Crabgrass is an annual grassy weed that is bright green in color. It has a much thicker blade than your typical northern turf grass and it grows very low to the ground, usually only a couple of inches tall. It typically starts growing in late spring and dies out in September. Crabgrass is most common in lawns that are mowed too short and/or under irrigated. It can be very difficult to control once a stand has been established. The best way to control crabgrass is to prevent it from growing in your lawn in the first place.
The Crabgrass Lifecycle
This season’s crop of crabgrass comes from the seeds of crabgrass from previous seasons. Crabgrass likes hot weather and typically does not take hold in your lawn until mid-May to early June depending on the weather conditions of that specific year. A hot spring will yield earlier germinations and a cool spring will yield later germinations. During the warm summer months of June, July and August crabgrass does exceptionally well and can spread throughout your lawn with ease. At this point crabgrass is well established with an exceptional root system. Once crabgrass reaches this point it is very difficult to control. As temperatures begin to drop through September and into October, you will notice the crabgrass dying off. The first frost of the fall will cause it to turn purple and die off.
How Crabgrass Pre-Emergent Control Works
Crabgrass pre-emergent control works by putting down a 1 inch thick barrier at the surface of the soil that prevents crabgrass seeds from germinating. Applications are most beneficial if done in the spring before any crabgrass has germinated. If crabgrass seeds have already germinated the application can still be very beneficial. It will not control already established crabgrass in your lawn but it will prevent any further crabgrass from germinating.
What Causes Crabgrass?
Crabgrass is the result of a poor performing lawn, not the cause of a poor performing lawn. There are numerous factors that can cause excessive crabgrass in your lawn.
Factors such as:
Mowing height is too short
The main cause of crabgrass in lawns is a short mowing height. As depicted in the figure to the right, you can see how a short mowing height allows sunlight to reach the surface of your soil. This not only dries out your soil (which puts your grass at a disadvantage), it also raises the soil temperature which causes crabgrass seeds to germinate. Excessive sunlight exposure causes crabgrass pre-emergent products to break down prematurely.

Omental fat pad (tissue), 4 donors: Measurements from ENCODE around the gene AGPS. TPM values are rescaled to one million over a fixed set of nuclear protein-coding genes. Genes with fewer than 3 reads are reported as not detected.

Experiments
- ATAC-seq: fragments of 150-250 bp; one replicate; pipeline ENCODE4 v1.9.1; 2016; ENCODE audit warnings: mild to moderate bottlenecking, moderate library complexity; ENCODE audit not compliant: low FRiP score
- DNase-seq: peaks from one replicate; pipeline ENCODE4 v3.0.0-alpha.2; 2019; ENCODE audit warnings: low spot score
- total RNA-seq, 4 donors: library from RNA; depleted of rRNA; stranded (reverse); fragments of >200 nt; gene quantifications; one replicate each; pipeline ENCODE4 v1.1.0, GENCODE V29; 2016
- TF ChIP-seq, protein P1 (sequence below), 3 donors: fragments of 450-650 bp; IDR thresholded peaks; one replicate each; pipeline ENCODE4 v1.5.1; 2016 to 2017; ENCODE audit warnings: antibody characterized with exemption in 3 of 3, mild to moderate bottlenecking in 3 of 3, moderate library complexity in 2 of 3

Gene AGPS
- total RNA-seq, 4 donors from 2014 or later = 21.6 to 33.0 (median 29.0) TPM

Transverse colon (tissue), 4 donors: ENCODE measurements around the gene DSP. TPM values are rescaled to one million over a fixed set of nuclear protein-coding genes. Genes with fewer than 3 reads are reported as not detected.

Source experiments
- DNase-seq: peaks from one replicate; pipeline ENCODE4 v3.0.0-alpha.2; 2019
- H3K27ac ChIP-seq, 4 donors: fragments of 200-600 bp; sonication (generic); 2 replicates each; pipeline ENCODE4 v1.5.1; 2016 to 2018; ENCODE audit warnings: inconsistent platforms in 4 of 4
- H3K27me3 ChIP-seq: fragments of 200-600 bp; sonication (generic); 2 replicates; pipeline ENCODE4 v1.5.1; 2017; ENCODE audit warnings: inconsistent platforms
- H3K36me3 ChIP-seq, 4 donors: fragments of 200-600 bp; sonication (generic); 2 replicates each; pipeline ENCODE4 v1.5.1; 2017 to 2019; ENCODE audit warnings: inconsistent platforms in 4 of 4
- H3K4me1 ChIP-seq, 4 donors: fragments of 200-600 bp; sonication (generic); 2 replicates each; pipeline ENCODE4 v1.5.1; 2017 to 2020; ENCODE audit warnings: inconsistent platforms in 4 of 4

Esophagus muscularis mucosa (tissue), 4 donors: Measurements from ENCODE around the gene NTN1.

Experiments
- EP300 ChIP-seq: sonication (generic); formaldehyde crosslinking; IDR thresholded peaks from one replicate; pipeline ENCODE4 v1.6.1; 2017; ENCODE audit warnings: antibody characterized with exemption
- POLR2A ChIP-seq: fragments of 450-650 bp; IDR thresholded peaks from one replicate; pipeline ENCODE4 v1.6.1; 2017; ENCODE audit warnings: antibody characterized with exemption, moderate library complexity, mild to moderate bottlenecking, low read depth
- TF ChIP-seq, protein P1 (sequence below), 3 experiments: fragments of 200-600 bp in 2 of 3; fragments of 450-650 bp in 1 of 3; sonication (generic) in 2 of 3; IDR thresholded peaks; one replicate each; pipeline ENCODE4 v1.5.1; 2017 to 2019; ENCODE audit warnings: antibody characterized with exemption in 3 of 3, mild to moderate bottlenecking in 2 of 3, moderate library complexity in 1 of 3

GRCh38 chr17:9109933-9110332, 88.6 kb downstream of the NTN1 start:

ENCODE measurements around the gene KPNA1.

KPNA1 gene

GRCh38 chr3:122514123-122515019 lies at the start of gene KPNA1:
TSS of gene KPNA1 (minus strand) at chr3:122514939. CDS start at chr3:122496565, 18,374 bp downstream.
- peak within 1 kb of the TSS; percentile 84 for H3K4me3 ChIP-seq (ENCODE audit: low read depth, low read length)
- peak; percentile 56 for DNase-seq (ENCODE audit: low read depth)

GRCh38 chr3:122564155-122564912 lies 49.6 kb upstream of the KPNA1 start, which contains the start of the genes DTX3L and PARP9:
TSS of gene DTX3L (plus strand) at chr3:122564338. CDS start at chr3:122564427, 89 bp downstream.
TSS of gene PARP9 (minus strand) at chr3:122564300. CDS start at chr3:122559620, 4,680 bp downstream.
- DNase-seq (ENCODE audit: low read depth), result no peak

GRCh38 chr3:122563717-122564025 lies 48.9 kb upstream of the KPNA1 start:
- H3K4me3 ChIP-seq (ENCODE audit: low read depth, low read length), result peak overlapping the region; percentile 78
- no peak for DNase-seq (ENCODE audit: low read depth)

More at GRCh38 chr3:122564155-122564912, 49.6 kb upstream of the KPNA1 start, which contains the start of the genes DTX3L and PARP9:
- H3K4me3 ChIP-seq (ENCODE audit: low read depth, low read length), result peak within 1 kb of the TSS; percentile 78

Lack of water
The second leading cause of crabgrass in lawns is a lack of water. Water is essential to keeping your turf grass healthy. When grass receives insufficient water, it gets stressed and starts to go dormant; so with no competition, crabgrass is free to take hold in your lawn. When grass goes dormant, the blades get thinner; this allows more sunlight to reach the soil and further dry it out and heat it up. Also when your turf grass dries out, the lack of water raises the soil temperature, forcing crabgrass seeds to germinate in your lawn. The extra exposure to sunlight and heat breaks down your pre-emergent barrier.
Excessively hot temperatures
One factor that is out of your control is the temperature. Seasons with high temperatures, especially for extended periods of time cause lawns to be extremely susceptible to crabgrass invasion. The heat causes lawns to dry out. When grass dries out it becomes drought stressed and starts to go dormant. It is no longer competition for crabgrass, allowing crabgrass to thrive in your lawn. Once again the soil temperatures are raised promoting crabgrass seeds to germinate as explained above.
Thin or bare spots
Mother Nature does not like bare spots. When an area of soil is exposed, nature does its best to fill that spot with anything that grows almost immediately. In Michigan, once warmer weather arrives these spots will fill with crabgrass.
One of the more common crabgrass causes in recent years is improper/excessive weed whipping and edging. Many homeowners and commercial cutting companies have made a habit of running weed whips around the edge of your lawn along curbs, streets, sidewalks, driveways, patios, tree rings, landscaping, pools, flower beds and whatever you may have in your lawn. Most often the grass is whipped angling down toward the edge, often times less than an inch tall, sometimes even down to the dirt. This causes the same problems as mowing too short except more extreme.
Curb lines, driveway edges, street edges
Curb lines, driveway edges, street edges and other edge lines in turf are under increased crabgrass pressure. In sunlight, paved surfaces heat up much faster than the soil around them. This causes the soil within 8-12 inches of paved surfaces to heat up and dry out much quicker than soil in the middle of your lawn. Also edge lines are often subject to physical damage like car tires, pet damage, kid traffic and numerous other factors.
Physical damage to turf surface
Sometimes unavoidable but still a leading cause of crabgrass in lawns is physical damage to the turf surface. Your crabgrass pre-emergent provides a one inch thick barrier that prevents crabgrass. Anytime this barrier is broken from processes like, digging hole, edging, driving vehicles on lawn, construction, and any other factor that can disturb the top one inch of soil.